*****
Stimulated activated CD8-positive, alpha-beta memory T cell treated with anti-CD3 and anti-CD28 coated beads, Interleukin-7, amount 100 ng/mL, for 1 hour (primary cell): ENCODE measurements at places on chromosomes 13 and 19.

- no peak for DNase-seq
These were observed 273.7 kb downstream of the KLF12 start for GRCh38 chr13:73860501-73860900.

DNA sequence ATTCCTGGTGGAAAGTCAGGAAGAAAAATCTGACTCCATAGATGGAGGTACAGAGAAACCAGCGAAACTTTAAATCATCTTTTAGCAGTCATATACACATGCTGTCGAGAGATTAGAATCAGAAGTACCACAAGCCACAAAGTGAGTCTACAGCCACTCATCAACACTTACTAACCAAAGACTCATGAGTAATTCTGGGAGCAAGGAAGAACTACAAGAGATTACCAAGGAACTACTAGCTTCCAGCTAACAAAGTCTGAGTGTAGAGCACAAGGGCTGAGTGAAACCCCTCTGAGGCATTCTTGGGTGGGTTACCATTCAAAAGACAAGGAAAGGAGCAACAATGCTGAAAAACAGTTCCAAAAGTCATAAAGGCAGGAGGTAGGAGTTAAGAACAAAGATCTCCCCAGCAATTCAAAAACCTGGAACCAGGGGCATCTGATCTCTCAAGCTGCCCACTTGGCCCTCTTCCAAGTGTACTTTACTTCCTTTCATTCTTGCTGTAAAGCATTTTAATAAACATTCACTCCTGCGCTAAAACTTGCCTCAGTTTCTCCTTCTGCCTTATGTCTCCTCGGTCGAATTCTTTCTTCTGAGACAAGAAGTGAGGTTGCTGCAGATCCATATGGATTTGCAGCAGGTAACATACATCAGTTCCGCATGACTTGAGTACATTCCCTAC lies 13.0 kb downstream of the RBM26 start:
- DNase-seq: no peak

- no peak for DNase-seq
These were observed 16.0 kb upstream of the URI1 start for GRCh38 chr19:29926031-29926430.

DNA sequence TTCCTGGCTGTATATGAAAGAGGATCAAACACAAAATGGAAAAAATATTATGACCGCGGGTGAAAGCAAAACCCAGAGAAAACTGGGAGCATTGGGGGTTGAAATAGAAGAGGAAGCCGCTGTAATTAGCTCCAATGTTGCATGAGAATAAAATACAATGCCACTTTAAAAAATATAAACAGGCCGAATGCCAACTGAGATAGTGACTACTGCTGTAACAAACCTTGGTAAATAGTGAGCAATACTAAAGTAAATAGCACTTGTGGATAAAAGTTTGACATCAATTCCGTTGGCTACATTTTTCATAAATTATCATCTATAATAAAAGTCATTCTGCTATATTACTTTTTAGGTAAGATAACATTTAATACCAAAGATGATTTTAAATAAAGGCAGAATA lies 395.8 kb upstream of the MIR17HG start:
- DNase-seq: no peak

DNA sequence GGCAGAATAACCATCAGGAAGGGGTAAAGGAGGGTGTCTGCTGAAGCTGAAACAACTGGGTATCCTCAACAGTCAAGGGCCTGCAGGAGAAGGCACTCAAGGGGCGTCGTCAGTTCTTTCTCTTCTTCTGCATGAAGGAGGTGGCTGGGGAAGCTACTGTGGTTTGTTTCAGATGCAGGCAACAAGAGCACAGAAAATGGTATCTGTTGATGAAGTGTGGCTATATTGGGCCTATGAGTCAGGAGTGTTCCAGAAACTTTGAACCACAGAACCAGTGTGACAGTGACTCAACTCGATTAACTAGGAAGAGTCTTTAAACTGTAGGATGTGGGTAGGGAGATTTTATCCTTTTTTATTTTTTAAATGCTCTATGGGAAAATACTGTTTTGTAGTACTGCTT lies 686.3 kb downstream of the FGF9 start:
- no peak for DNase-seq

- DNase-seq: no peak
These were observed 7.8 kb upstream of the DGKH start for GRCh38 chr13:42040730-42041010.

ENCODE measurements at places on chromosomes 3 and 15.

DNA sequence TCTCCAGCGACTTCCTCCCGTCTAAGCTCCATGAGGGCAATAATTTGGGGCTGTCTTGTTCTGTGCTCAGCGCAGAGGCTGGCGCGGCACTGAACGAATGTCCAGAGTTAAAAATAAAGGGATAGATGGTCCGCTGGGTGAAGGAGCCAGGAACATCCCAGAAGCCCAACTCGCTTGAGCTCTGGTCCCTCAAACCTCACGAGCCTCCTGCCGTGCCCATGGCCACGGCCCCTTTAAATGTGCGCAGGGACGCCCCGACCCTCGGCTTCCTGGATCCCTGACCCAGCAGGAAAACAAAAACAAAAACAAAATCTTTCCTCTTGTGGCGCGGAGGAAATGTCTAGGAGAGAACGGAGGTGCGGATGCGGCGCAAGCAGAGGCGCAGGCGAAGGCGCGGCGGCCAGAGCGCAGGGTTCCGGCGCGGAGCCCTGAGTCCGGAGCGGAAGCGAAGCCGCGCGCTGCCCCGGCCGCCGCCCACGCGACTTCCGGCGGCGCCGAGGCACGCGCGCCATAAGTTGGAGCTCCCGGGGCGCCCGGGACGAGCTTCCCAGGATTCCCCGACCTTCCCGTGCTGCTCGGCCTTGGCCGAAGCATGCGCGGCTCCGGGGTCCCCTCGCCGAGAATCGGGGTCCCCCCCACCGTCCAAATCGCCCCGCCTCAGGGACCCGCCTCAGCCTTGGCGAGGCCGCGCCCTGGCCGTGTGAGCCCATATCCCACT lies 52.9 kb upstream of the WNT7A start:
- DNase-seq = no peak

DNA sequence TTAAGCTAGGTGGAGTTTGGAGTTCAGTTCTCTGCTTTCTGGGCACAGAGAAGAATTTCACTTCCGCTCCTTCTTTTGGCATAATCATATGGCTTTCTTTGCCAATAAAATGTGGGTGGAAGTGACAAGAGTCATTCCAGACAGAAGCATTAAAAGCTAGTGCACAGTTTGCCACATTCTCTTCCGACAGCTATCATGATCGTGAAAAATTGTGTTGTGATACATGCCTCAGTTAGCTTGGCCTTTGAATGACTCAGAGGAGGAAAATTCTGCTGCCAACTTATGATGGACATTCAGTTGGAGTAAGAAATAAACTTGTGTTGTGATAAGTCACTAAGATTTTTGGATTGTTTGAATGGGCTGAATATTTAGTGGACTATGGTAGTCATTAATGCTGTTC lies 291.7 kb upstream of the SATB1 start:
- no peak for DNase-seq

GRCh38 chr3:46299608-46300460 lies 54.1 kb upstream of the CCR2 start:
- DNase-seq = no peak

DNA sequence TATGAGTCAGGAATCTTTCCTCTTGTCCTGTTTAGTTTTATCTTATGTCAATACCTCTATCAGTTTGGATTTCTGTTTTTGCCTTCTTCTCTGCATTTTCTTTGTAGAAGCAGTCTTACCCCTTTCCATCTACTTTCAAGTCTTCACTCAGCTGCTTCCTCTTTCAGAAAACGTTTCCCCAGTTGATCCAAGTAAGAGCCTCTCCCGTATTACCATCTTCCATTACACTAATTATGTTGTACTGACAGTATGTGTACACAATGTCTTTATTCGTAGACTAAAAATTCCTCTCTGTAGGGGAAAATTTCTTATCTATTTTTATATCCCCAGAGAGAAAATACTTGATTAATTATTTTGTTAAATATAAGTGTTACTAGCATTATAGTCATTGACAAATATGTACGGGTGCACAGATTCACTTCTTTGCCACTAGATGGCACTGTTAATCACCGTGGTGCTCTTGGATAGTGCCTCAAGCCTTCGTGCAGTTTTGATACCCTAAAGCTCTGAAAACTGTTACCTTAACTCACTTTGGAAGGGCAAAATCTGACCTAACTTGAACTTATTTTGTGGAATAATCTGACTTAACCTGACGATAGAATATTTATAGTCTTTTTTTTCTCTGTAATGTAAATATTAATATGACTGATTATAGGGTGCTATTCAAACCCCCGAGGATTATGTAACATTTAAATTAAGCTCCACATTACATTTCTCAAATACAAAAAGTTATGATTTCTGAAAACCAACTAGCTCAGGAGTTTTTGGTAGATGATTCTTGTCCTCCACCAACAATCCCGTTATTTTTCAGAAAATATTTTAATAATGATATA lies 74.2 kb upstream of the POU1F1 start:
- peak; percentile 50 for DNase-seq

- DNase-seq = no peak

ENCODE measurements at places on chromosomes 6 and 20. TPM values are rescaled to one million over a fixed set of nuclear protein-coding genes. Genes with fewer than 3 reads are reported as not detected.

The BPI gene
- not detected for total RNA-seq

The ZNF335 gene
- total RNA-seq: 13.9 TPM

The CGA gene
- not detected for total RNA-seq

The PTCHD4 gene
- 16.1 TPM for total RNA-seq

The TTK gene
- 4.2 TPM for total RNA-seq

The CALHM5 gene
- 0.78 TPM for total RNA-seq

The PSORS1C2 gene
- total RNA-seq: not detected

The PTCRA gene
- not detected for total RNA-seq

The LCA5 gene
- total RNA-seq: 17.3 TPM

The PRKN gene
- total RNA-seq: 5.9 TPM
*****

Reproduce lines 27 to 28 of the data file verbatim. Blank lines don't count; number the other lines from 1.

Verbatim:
The ZNF335 gene
- total RNA-seq: 13.9 TPM